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Volume 24, Number 7 — July 2017

Science & Art: 'Symbiosis' Art Exhibition


"Vishuddi II" is part of the "Symbiosis" exhibition of mixed media drawings by Jeri Allison, on display through August 1, 2008 at ETSU's Natural History Museum.
Additional photos below »

Mixed media drawings by Jeri Allison depict the many guises of elephants.

By Angela Wampler | June 25, 2008

"Symbiosis" is a Master of Fine Arts thesis exhibition of mixed media drawings by Jeri Allison, on display through August 1, 2008.

"These works reflect two years of submersion in the realm of the elephant. My hope is that the viewer will come to see the elephant with empathy," Allison says. "My drawings depict the many guises of elephants. Being a part of diverse cultures, elephants are deified in some, imprisoned in others. Elephants are creatures of magnificence. They are familial, intelligent, affectionate, powerful, submissive and godly. Their presence has enlightened the path of humans. It is unfortunate that we have rarely returned the kindness. Our relationship with these creatures has been one of dominance even in what may appear to be harmless circumstances."

Allison's two great loves are animals and art. She grew up in Charlotte, North Carolina, and has been drawing and painting since childhood, with occasional breaks spent training horses. Her love of the mountains brought her to Tennessee, where she lives with a multitude of rescued dogs and cats.

Her experience as a graduate student made it possible to merge her two loves through drawings of elephants. When she entered college, she wanted to improve her skills as an artist and also use her work as a vehicle to help animals. Her series "Symbiosis" is a culmination of this goal. Her future plans include teaching college art and starting a new series of animal related drawings.

Among her theoretical influences, Allison counts psychoanalysts Carl Jung, James Hillman and Jerome S. Bernstein "for their insights into human nature and the significant role animals play in our lives." Artistic influences include Sue Coe, Frank Noelker, Franz Marc and Deborah Butterfield. "Their work has influenced me deeply," she says. "They find value in the human-animal relationship and share this insight with sensitivity and poignancy."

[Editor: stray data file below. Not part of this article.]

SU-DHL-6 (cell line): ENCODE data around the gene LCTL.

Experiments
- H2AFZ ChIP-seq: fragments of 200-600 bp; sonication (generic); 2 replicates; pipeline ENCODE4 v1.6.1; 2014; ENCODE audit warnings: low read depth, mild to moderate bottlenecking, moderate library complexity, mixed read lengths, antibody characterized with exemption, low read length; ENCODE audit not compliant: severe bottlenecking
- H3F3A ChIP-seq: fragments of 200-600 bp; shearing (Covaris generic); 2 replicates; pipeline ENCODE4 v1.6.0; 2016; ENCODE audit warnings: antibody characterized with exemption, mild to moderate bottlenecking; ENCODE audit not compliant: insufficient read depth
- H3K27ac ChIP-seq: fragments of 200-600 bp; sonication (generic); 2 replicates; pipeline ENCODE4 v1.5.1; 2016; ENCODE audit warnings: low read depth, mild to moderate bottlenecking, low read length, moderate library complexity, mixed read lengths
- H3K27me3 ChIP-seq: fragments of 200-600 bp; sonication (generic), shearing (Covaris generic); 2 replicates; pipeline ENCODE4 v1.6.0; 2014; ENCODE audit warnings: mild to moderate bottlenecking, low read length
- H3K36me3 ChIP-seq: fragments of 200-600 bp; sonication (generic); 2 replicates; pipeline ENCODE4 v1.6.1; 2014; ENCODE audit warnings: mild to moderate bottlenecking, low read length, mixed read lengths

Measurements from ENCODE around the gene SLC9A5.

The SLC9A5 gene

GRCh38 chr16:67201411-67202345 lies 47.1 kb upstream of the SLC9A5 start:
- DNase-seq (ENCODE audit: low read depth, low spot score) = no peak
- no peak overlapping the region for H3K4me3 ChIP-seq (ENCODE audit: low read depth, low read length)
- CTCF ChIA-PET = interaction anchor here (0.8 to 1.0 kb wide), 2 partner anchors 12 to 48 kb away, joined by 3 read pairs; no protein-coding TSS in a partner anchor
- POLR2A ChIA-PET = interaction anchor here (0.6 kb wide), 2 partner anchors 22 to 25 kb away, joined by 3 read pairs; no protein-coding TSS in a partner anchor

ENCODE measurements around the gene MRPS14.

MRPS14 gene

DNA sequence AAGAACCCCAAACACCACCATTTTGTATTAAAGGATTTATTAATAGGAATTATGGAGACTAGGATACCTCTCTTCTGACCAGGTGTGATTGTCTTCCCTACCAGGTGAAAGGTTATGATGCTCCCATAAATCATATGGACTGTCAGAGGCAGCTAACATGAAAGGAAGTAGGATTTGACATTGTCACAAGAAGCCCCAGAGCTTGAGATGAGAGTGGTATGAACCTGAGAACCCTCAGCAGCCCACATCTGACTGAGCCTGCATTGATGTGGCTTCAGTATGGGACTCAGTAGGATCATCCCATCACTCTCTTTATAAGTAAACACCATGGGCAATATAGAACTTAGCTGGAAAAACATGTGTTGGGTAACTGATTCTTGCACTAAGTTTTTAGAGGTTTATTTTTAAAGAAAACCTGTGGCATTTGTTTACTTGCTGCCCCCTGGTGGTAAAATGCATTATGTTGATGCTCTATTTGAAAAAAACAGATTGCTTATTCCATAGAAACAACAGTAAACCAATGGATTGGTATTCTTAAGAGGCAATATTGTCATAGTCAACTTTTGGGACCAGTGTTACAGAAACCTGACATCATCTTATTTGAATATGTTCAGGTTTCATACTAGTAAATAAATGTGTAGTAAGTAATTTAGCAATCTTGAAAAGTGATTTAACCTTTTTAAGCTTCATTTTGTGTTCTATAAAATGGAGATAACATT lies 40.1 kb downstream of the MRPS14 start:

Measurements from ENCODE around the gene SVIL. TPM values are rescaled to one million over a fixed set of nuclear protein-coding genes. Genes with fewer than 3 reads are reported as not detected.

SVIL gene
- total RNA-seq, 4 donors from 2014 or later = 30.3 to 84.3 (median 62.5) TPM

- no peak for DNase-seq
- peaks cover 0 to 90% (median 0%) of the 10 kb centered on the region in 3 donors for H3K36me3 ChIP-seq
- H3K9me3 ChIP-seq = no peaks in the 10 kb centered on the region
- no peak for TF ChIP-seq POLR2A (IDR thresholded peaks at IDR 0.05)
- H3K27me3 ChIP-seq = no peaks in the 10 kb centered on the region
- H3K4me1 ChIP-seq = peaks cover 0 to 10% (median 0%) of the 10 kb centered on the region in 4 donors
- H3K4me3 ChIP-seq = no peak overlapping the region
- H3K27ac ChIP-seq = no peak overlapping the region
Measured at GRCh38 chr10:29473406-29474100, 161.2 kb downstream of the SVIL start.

Generally, Allison says, "I combine media such as pastel, charcoal and graphite. I most enjoy working in a representational style atop various mixed media surfaces. My drawing surface may consist of plaster, coffee, India ink, gel medium, tissue or decorative papers. Experimentation with various media allows me to combine traditional and nontraditional methods."


READ ON about Science & Art:
— The Next Exhibition: "Ocean Gems: Gems of the Sea"
— Previous Exhibitions: "Artistic R-evolution," "Earth Permanence," and "Orders of Magnitude"
— Get "The Scoop on Poop" and other activities for a variety of ages.
— Back to main story: Science & Art: Creative Partners.




"the elephant sings" depict elephants as "familial and affectionate."


This piece, entitled "Avarice," reflects how elephants are deified in some cultures, imprisoned in others.


Allison's two great loves are animals and arts.


Allison's graduate thesis made it possible to merge her two loves through drawings of elephants.


Allison: "I combine media such as pastel, charcoal and graphite."


"Their (elephants) presence has enlightened the path of humans. It is unfortunate that we have rarely returned the kindness," says Allison.